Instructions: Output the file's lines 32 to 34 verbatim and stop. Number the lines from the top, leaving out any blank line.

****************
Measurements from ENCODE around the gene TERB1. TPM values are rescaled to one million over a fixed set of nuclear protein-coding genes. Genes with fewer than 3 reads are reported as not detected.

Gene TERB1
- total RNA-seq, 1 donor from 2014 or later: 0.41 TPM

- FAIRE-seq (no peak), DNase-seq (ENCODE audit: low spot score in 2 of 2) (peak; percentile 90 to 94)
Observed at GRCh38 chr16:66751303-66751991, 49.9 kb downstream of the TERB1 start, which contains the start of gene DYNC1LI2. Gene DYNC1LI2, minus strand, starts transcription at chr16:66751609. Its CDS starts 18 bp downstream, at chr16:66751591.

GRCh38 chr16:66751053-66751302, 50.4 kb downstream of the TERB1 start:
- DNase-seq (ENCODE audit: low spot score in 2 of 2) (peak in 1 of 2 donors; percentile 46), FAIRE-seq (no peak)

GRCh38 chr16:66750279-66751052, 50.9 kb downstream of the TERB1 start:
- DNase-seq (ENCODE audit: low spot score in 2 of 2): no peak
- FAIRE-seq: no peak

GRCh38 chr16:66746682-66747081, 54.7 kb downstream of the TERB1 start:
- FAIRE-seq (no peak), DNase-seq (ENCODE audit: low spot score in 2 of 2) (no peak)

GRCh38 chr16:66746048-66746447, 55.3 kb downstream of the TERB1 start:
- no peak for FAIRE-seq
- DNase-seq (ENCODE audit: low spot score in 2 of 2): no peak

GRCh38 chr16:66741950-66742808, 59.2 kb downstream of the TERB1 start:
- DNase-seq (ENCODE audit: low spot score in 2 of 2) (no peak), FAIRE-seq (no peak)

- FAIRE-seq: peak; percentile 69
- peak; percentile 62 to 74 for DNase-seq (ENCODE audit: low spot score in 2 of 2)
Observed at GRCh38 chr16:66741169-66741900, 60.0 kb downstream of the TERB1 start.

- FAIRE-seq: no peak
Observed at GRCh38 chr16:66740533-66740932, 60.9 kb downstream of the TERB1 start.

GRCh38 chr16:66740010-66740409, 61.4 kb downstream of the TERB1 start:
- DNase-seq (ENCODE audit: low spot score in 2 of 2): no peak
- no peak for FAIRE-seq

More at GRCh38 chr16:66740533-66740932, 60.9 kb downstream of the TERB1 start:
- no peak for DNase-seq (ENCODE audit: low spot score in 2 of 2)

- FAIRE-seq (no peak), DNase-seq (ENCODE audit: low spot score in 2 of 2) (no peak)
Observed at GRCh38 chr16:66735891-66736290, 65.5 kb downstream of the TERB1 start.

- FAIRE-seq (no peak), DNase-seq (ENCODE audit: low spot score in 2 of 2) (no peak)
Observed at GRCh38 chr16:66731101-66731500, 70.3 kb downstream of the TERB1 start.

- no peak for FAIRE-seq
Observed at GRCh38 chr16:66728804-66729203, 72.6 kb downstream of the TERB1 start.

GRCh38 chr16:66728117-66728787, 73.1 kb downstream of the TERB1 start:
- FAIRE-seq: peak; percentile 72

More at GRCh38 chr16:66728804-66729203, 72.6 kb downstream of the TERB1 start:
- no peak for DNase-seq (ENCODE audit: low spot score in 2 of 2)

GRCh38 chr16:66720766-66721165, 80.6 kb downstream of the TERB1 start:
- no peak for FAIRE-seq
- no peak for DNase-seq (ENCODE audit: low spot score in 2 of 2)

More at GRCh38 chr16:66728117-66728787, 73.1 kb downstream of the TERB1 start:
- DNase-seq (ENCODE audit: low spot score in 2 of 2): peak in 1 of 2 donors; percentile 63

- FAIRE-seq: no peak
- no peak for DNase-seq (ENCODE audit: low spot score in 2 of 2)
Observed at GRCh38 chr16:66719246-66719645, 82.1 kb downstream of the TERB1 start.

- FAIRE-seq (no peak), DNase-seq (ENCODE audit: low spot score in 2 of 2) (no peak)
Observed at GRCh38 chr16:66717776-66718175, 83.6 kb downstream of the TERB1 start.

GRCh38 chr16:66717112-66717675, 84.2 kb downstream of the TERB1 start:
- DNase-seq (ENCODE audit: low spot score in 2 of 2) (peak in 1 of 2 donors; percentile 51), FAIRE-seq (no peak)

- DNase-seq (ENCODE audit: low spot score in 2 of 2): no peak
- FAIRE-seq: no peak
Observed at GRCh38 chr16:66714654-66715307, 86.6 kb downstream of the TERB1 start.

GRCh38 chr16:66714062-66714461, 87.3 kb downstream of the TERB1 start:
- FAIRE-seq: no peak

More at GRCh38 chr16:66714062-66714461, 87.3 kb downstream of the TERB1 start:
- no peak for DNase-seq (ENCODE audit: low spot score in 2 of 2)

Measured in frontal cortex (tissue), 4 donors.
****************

- no peak for FAIRE-seq
Observed at GRCh38 chr16:66728804-66729203, 72.6 kb downstream of the TERB1 start.

GRCh38 chr16:66728117-66728787, 73.1 kb downstream of the TERB1 start: